Improving Your Perceptive Vision

When we change the way we look at things, the things we look at change.” –Wayne Dyer

More than Meets the Eye

Bernie Madoff had everyone fooled. Year after year for nearly two decades he seduced thirsty investors and bamboozled Wall Street with returns on investment that were impressive. Nobody suspected that he was running the longest and biggest Ponzi scheme in history. But one man, Harry Markopolos was not buying what Madoff was selling. In fact, Harry blew the whistle on Madoff as early as 1999 but the Securities and Exchange Commission (SEC) ignored him. The whistle became a bullhorn and still, no one would listen. The reason Madoff was able to pull the wool over so many eyes was because of his reputation. He was a co-founder and former chairman of NASDAQ. Apart from being among the most reputable investors, he was also a philanthropist. How could such a person be involved in what Markopolos was claiming?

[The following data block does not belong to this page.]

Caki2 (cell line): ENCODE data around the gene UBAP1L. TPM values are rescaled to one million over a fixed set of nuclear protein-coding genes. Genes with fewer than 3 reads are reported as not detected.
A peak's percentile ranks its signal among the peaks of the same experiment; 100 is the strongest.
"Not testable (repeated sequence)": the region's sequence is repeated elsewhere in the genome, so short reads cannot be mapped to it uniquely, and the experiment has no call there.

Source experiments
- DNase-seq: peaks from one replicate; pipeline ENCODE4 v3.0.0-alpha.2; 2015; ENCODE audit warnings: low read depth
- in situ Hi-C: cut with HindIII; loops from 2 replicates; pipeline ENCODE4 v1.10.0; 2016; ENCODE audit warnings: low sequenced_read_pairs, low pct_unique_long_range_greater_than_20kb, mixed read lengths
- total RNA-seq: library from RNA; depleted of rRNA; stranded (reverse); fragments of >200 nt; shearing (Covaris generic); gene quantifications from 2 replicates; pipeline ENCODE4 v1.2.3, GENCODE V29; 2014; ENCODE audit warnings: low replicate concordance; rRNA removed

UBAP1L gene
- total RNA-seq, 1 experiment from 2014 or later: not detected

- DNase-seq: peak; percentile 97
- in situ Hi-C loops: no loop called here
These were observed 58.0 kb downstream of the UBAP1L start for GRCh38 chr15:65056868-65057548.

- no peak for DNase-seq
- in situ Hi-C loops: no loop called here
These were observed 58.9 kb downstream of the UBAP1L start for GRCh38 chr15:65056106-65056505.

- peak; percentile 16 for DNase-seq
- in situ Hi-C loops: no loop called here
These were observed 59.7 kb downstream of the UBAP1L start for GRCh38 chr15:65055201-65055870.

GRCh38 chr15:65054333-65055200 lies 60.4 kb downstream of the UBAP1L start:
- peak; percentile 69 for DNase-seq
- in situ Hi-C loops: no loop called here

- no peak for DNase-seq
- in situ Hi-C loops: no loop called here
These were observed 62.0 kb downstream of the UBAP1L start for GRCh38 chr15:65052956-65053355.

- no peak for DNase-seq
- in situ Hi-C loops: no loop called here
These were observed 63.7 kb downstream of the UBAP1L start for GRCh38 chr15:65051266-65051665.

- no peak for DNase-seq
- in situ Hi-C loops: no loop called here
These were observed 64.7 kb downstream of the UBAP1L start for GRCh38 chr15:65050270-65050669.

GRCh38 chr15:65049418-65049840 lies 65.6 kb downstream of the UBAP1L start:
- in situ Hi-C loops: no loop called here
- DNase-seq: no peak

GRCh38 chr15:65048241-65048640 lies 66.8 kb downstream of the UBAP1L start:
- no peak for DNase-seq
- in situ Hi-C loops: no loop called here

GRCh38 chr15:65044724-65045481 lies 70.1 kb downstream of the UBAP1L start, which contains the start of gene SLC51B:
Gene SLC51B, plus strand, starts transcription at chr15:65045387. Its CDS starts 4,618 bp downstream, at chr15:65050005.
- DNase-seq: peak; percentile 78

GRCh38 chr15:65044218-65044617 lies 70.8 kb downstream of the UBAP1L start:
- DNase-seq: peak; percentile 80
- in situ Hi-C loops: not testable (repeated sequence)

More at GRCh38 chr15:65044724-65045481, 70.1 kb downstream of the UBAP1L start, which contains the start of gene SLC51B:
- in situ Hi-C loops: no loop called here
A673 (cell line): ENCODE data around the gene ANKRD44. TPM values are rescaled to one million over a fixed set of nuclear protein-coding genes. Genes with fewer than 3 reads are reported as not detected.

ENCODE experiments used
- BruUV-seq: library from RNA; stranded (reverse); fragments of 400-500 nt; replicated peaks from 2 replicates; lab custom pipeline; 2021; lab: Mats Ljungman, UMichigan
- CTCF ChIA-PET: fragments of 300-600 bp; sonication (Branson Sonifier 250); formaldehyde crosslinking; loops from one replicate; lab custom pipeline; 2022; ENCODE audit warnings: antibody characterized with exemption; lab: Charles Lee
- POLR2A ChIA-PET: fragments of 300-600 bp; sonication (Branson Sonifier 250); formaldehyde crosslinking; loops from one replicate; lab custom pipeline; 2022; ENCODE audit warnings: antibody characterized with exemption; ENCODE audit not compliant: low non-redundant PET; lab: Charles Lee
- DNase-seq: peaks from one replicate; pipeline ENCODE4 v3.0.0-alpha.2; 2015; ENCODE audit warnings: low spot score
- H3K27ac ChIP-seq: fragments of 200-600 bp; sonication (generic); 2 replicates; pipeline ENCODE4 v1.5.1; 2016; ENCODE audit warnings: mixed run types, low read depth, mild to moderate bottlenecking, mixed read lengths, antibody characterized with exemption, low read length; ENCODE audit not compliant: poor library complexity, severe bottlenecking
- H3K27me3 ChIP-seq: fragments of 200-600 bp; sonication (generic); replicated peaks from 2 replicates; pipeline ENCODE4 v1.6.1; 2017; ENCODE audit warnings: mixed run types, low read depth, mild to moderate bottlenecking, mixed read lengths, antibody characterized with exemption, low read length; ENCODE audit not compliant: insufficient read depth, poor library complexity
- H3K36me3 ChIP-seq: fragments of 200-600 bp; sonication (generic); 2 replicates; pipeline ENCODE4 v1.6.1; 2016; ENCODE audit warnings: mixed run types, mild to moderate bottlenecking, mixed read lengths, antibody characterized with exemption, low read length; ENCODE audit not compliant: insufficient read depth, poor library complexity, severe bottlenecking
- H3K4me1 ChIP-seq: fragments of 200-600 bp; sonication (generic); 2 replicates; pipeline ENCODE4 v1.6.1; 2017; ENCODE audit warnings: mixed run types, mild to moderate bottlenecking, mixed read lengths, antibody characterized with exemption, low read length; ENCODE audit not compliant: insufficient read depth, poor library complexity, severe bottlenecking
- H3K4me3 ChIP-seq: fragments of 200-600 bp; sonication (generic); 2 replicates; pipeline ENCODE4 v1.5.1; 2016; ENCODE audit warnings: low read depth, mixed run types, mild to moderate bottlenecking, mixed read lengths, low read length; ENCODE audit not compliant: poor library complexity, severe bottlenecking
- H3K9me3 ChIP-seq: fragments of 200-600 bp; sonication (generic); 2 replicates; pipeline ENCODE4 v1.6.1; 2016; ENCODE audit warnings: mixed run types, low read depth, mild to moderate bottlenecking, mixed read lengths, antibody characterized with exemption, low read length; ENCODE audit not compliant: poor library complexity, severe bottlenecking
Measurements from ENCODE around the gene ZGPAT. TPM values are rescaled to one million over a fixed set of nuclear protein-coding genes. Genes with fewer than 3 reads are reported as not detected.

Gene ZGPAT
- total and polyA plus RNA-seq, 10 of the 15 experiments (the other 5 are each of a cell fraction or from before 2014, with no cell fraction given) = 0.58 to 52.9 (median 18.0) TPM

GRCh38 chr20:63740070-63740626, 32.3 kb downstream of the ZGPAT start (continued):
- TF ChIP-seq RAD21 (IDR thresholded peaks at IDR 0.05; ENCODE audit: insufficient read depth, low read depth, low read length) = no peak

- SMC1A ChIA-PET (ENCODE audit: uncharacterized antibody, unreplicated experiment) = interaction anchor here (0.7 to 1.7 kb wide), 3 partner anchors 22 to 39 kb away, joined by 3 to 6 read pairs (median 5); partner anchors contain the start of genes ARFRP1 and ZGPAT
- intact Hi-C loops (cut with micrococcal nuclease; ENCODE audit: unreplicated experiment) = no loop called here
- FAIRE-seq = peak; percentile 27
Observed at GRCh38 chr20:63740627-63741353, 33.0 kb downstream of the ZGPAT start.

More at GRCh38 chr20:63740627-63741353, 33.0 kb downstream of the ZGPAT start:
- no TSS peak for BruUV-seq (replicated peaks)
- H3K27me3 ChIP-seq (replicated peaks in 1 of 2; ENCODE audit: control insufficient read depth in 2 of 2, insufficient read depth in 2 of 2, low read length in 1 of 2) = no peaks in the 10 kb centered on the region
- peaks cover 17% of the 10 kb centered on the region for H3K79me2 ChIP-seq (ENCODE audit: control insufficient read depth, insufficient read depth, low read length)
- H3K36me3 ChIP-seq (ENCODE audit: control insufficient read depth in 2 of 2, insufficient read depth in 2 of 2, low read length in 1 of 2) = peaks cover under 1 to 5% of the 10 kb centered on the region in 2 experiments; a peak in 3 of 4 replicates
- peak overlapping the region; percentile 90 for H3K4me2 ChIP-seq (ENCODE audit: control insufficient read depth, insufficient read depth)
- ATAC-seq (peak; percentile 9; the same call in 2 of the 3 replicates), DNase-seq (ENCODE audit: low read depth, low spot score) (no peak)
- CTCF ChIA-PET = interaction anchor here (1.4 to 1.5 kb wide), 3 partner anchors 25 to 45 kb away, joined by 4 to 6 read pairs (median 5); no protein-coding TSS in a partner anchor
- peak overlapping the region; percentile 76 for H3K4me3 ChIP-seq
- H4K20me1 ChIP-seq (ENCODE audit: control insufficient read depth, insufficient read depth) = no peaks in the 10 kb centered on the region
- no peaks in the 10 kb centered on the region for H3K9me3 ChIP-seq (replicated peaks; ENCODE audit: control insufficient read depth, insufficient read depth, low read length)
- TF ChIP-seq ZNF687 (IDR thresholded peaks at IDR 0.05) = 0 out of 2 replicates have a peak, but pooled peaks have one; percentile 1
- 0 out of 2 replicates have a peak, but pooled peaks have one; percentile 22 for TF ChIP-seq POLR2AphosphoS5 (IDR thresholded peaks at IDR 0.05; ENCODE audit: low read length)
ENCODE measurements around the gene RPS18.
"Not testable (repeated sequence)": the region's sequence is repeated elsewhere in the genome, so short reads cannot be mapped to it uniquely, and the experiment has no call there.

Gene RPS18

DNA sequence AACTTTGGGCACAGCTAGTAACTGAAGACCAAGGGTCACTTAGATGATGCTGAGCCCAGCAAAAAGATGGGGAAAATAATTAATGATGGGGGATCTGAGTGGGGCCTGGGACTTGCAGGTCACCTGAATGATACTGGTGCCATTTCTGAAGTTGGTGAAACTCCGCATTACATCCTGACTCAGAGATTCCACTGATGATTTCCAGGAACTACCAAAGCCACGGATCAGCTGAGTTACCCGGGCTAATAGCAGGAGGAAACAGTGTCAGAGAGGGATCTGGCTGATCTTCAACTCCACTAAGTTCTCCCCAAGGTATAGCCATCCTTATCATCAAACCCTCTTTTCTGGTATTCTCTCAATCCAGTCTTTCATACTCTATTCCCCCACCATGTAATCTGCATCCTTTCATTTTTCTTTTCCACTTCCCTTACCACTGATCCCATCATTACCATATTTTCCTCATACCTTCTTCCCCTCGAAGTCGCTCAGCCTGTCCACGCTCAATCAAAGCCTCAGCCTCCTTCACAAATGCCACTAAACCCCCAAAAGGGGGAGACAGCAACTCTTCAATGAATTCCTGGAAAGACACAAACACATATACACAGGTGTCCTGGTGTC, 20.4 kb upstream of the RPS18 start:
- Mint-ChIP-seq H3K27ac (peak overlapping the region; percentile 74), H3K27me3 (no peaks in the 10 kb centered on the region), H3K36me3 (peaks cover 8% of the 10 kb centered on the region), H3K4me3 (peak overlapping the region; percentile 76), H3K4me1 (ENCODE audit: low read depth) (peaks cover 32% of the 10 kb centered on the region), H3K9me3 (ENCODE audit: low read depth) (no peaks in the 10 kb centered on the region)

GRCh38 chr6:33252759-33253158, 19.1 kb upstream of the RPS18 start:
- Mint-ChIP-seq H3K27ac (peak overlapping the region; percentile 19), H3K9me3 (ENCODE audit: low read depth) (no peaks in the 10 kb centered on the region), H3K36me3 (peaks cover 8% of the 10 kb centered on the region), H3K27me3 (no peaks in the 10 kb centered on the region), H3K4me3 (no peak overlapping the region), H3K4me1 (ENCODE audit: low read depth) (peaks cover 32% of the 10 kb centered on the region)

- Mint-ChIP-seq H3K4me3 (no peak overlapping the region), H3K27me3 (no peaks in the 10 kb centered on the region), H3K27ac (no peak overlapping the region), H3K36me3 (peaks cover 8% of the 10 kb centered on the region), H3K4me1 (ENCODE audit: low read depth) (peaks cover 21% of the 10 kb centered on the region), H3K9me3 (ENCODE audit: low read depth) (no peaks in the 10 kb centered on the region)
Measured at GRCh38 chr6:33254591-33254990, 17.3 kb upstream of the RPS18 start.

Harry was able to see beyond the surface. His perceptive vision led him to dig deeper into Madoff and uncover the greatest Ponzi scheme ever. Markopolos was not the only fraud investigator so how was he able to do this?

In today’s post, I will share three main ways you can improve your perceptive vision and develop an ability to see more than what meets the eye. Like Harry, this may prove helpful in determining what’s real and what’s not when the surface doesn’t provide enough detail or where there are too many obstructions to seeing things clearly. 

Check Your Viewpoint

In photography, the term oculus is used to describe where you stand and what you see from there. This determines where the camera is placed to get the right shot. Improving your Perceptive Vision Value (PVV) starts with knowing your viewpoint or Point Of View (POV).